We have returned! Back to the cold north strong and free, after bidding adieu to the land of the rising sun. In April we touched down to a slightly snowy St. John’s, jobless, and just scratching the surface of a thick, sticky pool of reverse culture shock. The reverse flavour is not quite so bad as the regular flavour of culture shock, I suppose since you are already intimately aware of the successes and failures of the local world you grew up in. Coming back to it just heightens your awareness and allows you to define it better, now having something to compare it to.
We were really itching to get going again on the tiny, but alas, it was way too cold. Prior to leaving for our ‘Japanadventure’, we paid to have tiny stored in the warehouse where we were building it. We were really grateful to have been able to do this, because it took some of the pressure off during the ramp up to our departure. We are planning on doing Shou Sugi Ban for the siding, which is quite time consuming. Not having to rush this in November, in Newfoundland, was definitely for the best. And since it was going to stay indoors, we didn’t strap the tyvek – having to do that would have eaten away at our precious width limit. Anyway, fast forward to April 2017, and unfortunately, the time we’d secured for indoor storage was at a close. The tiny house had to be brought outside. This happened a little before we were aware of the situation, which resulted in our lovely tyvek job being obliterated by the spring winds of the North Atlantic.
We weren’t too worried though, since we were ready to buy land at this point, and should have been able to get back at it in a hot minute. So we began scanning Kijiji and NL Classifieds for land for sale, anywhere within a 20 minute radius of the city. Our search was sadly not producing any worthwhile results, and after a month or so, we started to get worried. We decided to branch out and get the help of a couple of real estate friends. This was a great idea.
We found a piece of land that seemed reasonably priced and reasonably located, but there were some potential issues. This is the piece of land that I ‘cut my teach on’ per se. I learned the basics of real estate, what types of work need to go into a property to bring it up to par, as well as the types of permitting and by-laws that must be met in order to happily and lawfully live on your land.
The land itself was dry, had only a slight grade, featured an existing dug well on site, as well as an old root cellar and the foundation of a house long since torn down. The problems included an old rusted out vehicle that had been parked amongst the alders near the back of the property, and the fact that nobody could give us any information about what the people who lived in that old house many moons ago had done for their septic situation. These two things posed significant potential environmental hazards that would need to be dealt with by the buyer. Having worked as a geo-environmental scientist for 2 years, with a large focus on environmental site assessments, I knew the kind of remediation work that might need to go into this property in order to make it safe and healthy for people to live on it. Especially given the fact that we’d like to be growing our own veggies, and we would need to rely on local well water.
I did an archive search with our local service district, I inquired with local people who may have known the previous owners, and I consulted excavator operators to give me quotes on how much it would cost for the worst case scenario. I also downloaded and studied town plans, zoning regulations, and local by-laws that dictate how properties and buildings are allowed to be developed.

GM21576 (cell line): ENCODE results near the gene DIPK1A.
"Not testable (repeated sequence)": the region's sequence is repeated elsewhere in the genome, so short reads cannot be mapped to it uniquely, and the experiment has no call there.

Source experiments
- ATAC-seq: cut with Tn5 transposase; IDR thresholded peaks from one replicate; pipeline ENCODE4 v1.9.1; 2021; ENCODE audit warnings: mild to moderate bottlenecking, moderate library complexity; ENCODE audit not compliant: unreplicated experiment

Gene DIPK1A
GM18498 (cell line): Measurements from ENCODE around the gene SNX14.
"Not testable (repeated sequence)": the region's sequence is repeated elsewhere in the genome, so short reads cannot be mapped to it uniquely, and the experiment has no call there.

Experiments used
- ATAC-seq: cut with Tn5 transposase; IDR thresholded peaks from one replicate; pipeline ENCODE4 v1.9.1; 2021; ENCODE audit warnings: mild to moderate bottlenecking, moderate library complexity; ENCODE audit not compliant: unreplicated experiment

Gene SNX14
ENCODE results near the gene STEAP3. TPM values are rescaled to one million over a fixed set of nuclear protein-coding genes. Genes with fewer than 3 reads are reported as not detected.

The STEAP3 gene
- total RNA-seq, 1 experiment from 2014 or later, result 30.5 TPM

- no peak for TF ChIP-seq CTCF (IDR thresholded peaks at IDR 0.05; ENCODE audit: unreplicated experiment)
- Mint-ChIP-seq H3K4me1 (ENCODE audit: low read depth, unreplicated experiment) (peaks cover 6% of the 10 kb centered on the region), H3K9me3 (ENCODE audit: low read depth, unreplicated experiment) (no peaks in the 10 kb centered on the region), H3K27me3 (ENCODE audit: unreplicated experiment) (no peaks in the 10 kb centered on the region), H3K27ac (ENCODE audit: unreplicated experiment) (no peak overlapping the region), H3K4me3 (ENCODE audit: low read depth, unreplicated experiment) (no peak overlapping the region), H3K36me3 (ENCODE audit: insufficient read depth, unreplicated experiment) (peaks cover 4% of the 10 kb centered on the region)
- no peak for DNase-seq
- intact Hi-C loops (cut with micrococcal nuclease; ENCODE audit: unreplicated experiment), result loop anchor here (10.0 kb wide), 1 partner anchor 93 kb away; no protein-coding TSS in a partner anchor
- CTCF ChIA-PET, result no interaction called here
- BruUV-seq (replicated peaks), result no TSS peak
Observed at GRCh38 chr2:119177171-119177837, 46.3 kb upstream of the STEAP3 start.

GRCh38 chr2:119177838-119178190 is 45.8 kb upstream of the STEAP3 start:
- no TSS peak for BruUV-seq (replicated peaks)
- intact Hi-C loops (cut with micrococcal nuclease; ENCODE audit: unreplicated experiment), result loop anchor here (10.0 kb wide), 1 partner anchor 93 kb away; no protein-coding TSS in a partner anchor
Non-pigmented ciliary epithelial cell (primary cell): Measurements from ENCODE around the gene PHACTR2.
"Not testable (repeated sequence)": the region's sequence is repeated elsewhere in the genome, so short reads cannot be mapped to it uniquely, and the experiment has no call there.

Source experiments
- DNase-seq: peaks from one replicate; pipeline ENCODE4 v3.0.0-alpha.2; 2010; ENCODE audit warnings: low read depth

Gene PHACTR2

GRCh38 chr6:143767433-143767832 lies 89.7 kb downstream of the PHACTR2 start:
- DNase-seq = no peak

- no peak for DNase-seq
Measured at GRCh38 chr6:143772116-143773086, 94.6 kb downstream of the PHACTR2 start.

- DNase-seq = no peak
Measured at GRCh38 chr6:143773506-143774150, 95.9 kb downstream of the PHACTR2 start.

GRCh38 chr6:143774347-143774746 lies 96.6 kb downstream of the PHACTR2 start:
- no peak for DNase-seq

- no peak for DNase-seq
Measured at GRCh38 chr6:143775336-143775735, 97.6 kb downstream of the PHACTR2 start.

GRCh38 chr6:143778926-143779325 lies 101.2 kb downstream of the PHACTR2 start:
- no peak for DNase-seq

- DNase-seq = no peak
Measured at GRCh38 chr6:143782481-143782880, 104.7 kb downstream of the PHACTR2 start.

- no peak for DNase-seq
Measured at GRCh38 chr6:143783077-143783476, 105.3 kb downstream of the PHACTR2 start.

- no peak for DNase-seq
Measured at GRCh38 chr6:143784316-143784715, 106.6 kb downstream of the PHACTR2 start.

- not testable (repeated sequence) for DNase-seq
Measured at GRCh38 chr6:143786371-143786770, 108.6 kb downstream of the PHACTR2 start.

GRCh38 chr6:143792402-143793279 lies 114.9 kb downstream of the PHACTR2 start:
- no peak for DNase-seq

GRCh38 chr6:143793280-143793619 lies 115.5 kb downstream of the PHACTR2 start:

Then, we found another, more beautiful piece of land. It was larger, had no pre-existing issues, and was cheaper. But as I learned with the first potential piece of land, you need to do your homework. According to the land owner, the most recent version of the town plan states that in order for a residential property to be granted an occupancy permit, a paved road (up to specifications defined by the town) must be in place, extending 50 feet beyond the driveway. The road must also include a turn around bulb at the end in order to facilitate emergency vehicles. All of the work and materials would have to be paid by the land owner wanting to live there. He was absolutely correct. The unfortunate part of this, was that this kind of work for that particular location could cost up to $100,000. The land was breathtaking, had access to a nearby pond, had a myriad of wild berries growing on it, and plenty of mature trees, but the price tag made it impossible for us to consider the property any longer.
Meanwhile, as I carried out all this groundwork and searching, I was simultaneously working on a power point presentation about tiny houses; specifically, what our tiny house would be all about and how it would mesh with the community we eventually settled on. Just through working this due process and figuring out what ducks needed to get themselves in a row for our tiny life to become reality, I realized that before actually purchasing land, we needed to get the town on board. In Newfoundland, it seems that incorporated towns tend to rely on a set of basic by-laws produced by the department of municipal affairs, a provincial government body. Generating a comprehensive set of by-laws independently is likely too much of a demand for small towns with only a few staff and volunteers. So, the default by-law that is of most concern for wannabe tiny house people in Newfoundland is the little known ‘minimum dwelling size by-law’. It states that any dwelling must be at least 80 m² (which works out to about 860 ft²). We totally get the reason why such a by-law exists – a long long time ago when North America was first being established, there were greedy landlords who wanted to make as much money as possible on the backs of the working class by building little shanty dwellings and cramming lots of people inside for unfairly high rent. Government rightly established legislation to protect people from this kind of injustice.